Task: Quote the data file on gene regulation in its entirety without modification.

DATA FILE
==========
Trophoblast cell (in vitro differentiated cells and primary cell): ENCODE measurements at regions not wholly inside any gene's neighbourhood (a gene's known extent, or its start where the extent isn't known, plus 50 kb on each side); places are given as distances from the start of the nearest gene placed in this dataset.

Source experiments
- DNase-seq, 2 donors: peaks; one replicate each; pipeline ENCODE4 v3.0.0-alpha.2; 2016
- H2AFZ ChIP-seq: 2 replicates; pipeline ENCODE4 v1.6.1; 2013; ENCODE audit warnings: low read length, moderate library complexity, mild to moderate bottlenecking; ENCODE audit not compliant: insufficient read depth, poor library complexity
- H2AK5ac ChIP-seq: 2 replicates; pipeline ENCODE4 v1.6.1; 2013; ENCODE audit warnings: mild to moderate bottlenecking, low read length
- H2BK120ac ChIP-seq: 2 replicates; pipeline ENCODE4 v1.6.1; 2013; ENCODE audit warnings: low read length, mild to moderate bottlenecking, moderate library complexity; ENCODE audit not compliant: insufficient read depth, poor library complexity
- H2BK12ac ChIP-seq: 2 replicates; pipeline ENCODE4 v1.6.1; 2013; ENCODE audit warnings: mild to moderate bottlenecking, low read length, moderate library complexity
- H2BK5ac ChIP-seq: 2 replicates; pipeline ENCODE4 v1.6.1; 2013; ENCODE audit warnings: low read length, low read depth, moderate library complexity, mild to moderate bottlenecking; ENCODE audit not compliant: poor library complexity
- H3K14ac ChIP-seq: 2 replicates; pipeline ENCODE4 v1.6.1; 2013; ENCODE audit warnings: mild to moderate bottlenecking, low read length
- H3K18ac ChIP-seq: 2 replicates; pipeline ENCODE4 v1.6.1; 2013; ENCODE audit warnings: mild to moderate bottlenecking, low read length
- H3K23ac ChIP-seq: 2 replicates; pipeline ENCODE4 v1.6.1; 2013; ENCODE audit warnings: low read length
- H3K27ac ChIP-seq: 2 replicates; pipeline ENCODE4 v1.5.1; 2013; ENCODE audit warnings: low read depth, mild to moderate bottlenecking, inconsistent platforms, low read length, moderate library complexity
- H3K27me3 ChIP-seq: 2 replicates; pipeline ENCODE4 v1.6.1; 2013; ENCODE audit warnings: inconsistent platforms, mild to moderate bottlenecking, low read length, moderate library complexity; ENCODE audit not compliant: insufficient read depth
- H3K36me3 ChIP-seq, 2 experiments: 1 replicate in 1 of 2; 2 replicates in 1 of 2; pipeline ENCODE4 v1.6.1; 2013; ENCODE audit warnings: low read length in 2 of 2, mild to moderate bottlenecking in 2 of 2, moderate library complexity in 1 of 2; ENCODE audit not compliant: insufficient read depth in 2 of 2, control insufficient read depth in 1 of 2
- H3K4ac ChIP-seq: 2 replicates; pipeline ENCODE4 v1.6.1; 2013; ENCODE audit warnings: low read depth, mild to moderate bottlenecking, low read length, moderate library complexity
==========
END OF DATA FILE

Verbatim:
Trophoblast cell (in vitro differentiated cells and primary cell): ENCODE measurements at regions not wholly inside any gene's neighbourhood (a gene's known extent, or its start where the extent isn't known, plus 50 kb on each side); places are given as distances from the start of the nearest gene placed in this dataset.

Source experiments
- DNase-seq, 2 donors: peaks; one replicate each; pipeline ENCODE4 v3.0.0-alpha.2; 2016
- H2AFZ ChIP-seq: 2 replicates; pipeline ENCODE4 v1.6.1; 2013; ENCODE audit warnings: low read length, moderate library complexity, mild to moderate bottlenecking; ENCODE audit not compliant: insufficient read depth, poor library complexity
- H2AK5ac ChIP-seq: 2 replicates; pipeline ENCODE4 v1.6.1; 2013; ENCODE audit warnings: mild to moderate bottlenecking, low read length
- H2BK120ac ChIP-seq: 2 replicates; pipeline ENCODE4 v1.6.1; 2013; ENCODE audit warnings: low read length, mild to moderate bottlenecking, moderate library complexity; ENCODE audit not compliant: insufficient read depth, poor library complexity
- H2BK12ac ChIP-seq: 2 replicates; pipeline ENCODE4 v1.6.1; 2013; ENCODE audit warnings: mild to moderate bottlenecking, low read length, moderate library complexity
- H2BK5ac ChIP-seq: 2 replicates; pipeline ENCODE4 v1.6.1; 2013; ENCODE audit warnings: low read length, low read depth, moderate library complexity, mild to moderate bottlenecking; ENCODE audit not compliant: poor library complexity
- H3K14ac ChIP-seq: 2 replicates; pipeline ENCODE4 v1.6.1; 2013; ENCODE audit warnings: mild to moderate bottlenecking, low read length
- H3K18ac ChIP-seq: 2 replicates; pipeline ENCODE4 v1.6.1; 2013; ENCODE audit warnings: mild to moderate bottlenecking, low read length
- H3K23ac ChIP-seq: 2 replicates; pipeline ENCODE4 v1.6.1; 2013; ENCODE audit warnings: low read length
- H3K27ac ChIP-seq: 2 replicates; pipeline ENCODE4 v1.5.1; 2013; ENCODE audit warnings: low read depth, mild to moderate bottlenecking, inconsistent platforms, low read length, moderate library complexity
- H3K27me3 ChIP-seq: 2 replicates; pipeline ENCODE4 v1.6.1; 2013; ENCODE audit warnings: inconsistent platforms, mild to moderate bottlenecking, low read length, moderate library complexity; ENCODE audit not compliant: insufficient read depth
- H3K36me3 ChIP-seq, 2 experiments: 1 replicate in 1 of 2; 2 replicates in 1 of 2; pipeline ENCODE4 v1.6.1; 2013; ENCODE audit warnings: low read length in 2 of 2, mild to moderate bottlenecking in 2 of 2, moderate library complexity in 1 of 2; ENCODE audit not compliant: insufficient read depth in 2 of 2, control insufficient read depth in 1 of 2
- H3K4ac ChIP-seq: 2 replicates; pipeline ENCODE4 v1.6.1; 2013; ENCODE audit warnings: low read depth, mild to moderate bottlenecking, low read length, moderate library complexity